The Denver Nuggets have made it out of the first round of the playoffs. I am pleased with the progress and the way they dominated the Hornets, but if this is where it ends I am not going to be satisfied. This is not the destination.
Chauncey Billups summed it up best in his postgame comments (which I painstakingly transcribed thanks to my DVR and pause button):
“Even though I have not lost in the first round in a long time, being around here all year man, it’s like, you know everybody’s putting all the emphasis on the first round. I shoot higher than that, you know that’s just the first step.”
Imagine how silly it sounds to a player like Chauncey, who has been to the finals twice, won it all once and played in the conference finals six straight times, that this franchise was obsessed with winning one playoff series. At this point the Nuggets players are saying all the right things about how they want more and they are still hungry, but up until they prove on the court that those things are true, shouldn’t we be a little worried how they will react to removing the monkey off their back?
Honestly, I think the players do want more. I expect them to play great against the Mavs and win the series. On the other hand I would be lying though if I did not admit that the thought of Denver coming out flat because of their “accomplishments” this season does not worry me a little.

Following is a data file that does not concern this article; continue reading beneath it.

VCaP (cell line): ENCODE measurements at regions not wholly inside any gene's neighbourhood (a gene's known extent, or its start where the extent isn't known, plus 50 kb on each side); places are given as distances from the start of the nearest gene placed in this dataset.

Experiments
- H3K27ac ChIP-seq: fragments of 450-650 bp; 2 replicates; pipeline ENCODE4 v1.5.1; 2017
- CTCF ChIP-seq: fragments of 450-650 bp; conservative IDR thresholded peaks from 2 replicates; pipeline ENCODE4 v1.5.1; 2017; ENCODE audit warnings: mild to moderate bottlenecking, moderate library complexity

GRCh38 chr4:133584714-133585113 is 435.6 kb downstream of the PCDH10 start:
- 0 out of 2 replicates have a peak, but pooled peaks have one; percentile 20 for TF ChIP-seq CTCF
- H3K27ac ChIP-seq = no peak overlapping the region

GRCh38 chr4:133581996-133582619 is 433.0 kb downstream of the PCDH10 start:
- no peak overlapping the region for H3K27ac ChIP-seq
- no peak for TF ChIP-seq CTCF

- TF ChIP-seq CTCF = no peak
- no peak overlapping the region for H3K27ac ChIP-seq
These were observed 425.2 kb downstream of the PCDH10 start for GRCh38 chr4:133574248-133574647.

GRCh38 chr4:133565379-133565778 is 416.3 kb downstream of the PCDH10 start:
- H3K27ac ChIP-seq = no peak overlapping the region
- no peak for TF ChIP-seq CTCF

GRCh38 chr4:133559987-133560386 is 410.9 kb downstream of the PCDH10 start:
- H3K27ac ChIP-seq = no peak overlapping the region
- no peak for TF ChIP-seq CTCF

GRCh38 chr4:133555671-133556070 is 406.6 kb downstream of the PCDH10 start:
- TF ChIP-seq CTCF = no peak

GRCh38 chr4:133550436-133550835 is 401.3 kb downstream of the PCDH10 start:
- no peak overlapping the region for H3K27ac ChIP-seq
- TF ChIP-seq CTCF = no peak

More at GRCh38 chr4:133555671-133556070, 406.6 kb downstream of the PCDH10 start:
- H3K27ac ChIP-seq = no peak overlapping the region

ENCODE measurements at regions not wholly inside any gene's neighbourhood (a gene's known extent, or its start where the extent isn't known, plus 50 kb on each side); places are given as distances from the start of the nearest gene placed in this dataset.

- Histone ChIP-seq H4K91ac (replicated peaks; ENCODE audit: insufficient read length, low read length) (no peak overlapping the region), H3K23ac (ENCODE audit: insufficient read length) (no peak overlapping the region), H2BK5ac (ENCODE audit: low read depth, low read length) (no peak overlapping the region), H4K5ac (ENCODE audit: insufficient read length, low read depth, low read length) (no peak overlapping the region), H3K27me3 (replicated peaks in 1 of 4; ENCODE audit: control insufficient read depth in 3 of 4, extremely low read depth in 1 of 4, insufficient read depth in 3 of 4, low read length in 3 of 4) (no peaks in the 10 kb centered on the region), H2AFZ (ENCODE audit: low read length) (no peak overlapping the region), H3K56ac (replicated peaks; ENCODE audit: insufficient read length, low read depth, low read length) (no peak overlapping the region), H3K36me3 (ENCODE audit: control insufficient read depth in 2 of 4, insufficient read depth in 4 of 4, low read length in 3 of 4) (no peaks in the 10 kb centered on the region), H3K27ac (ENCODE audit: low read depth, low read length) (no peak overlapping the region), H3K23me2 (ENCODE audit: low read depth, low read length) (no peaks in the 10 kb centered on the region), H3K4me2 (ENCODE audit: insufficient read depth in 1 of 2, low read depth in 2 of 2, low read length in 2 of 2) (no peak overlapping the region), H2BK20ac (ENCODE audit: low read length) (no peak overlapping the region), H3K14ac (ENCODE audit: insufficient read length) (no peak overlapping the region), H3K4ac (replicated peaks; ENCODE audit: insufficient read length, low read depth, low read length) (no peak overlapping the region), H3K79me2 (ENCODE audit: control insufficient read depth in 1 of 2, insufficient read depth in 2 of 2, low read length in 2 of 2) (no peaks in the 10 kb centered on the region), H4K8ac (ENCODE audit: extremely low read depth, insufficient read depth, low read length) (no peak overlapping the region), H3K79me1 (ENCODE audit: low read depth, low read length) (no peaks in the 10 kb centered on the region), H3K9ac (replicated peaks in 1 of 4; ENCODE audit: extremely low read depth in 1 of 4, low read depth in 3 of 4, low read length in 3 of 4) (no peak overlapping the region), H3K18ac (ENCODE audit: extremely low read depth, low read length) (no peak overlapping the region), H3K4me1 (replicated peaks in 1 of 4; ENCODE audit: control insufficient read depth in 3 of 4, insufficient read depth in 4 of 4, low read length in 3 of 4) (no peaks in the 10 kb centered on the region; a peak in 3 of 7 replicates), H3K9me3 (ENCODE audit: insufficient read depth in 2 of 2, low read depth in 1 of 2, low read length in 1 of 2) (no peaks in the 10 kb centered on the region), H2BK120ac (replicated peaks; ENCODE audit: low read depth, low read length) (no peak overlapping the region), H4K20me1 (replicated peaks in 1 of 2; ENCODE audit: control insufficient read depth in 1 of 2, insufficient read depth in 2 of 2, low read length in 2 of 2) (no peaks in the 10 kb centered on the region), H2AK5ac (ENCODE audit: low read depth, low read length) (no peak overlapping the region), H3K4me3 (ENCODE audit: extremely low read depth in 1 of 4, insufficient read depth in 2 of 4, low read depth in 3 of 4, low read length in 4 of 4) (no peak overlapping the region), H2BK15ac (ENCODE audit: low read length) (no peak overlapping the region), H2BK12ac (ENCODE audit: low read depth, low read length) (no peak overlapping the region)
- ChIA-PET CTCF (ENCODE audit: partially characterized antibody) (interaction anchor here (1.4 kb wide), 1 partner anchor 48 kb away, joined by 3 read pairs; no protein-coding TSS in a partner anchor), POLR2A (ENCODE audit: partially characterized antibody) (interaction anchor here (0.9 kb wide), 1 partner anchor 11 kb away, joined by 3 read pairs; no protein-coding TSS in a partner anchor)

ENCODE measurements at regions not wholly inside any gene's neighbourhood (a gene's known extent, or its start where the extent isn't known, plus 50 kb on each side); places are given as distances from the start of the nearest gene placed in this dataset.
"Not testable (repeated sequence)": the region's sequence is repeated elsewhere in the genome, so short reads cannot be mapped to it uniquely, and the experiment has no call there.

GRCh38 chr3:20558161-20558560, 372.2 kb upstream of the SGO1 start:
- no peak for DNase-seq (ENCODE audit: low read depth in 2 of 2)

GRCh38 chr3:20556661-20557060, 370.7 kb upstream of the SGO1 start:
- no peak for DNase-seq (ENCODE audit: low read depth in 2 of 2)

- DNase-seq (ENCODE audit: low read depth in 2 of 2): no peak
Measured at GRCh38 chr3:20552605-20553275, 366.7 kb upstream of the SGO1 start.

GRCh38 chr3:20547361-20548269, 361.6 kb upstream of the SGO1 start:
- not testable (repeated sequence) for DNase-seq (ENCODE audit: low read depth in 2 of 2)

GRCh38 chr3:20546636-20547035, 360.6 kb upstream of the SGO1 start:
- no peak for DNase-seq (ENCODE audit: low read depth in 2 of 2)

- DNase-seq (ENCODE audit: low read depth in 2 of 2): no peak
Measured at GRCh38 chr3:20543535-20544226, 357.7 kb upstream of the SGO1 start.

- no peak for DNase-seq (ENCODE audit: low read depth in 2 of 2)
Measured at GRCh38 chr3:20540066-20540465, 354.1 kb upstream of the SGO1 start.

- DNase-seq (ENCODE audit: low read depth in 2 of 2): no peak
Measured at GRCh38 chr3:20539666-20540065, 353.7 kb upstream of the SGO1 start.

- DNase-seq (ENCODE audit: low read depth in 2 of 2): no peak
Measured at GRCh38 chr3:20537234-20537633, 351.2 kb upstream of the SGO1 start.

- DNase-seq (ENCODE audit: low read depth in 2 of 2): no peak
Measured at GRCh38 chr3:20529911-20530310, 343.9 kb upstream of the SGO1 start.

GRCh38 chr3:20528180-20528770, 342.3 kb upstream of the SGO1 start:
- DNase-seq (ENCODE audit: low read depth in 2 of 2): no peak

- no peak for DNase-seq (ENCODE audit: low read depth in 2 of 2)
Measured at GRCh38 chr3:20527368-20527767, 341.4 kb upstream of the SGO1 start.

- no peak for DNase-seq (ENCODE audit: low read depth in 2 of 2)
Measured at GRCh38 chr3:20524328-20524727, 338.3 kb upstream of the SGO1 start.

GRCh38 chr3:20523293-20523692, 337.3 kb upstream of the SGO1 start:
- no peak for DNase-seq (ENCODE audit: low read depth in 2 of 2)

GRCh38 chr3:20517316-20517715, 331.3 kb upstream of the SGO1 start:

As Chauncey said, everyone in this organization, and even a large portion of the fan base, has put all the emphasis on getting out of the first round. Just because it has been 15 seasons since Denver has been this far in the postseason does not automatically establish playing in the semifinals as an exceptional achievement.
You can say whatever you want about me that I am unrealistic or a killjoy, but I take little solace in accomplishing things that any self respecting organization views as commonplace. If any franchise truly takes itself seriously they do not revel in making it out of the first round because they do not suffer through a drought of 15 years between series victories. Championship caliber franchises do not mark 50 win seasons as a major feat or feel a sense of triumph in bettering the preseason prognostications made by journalists who do not even watch the team play on a regular basis.
I am not saying Nugget fans should not enjoy the fact that their squad is experiencing the most success in 15 seasons. Even Lakers fans, Cavs fans and Celtics fans stand up and cheer on their team when they advance. However, any organization that views this as a monumental time in franchise history is not worth their weight in sawdust. The rarity of an accomplishment does not in and of itself make reaching it a milestone.
Yes, the win last night was a step in the right direction and typically winning the NBA championship is a process that takes several years, but anything less than a championship should not be looked at as success. Until the Nuggets start thinking that way, nights like last night will be the biggest event we ever experience as Nuggets fans.
Celebrate the step Denver has taken, but make sure you want and demand more from this franchise.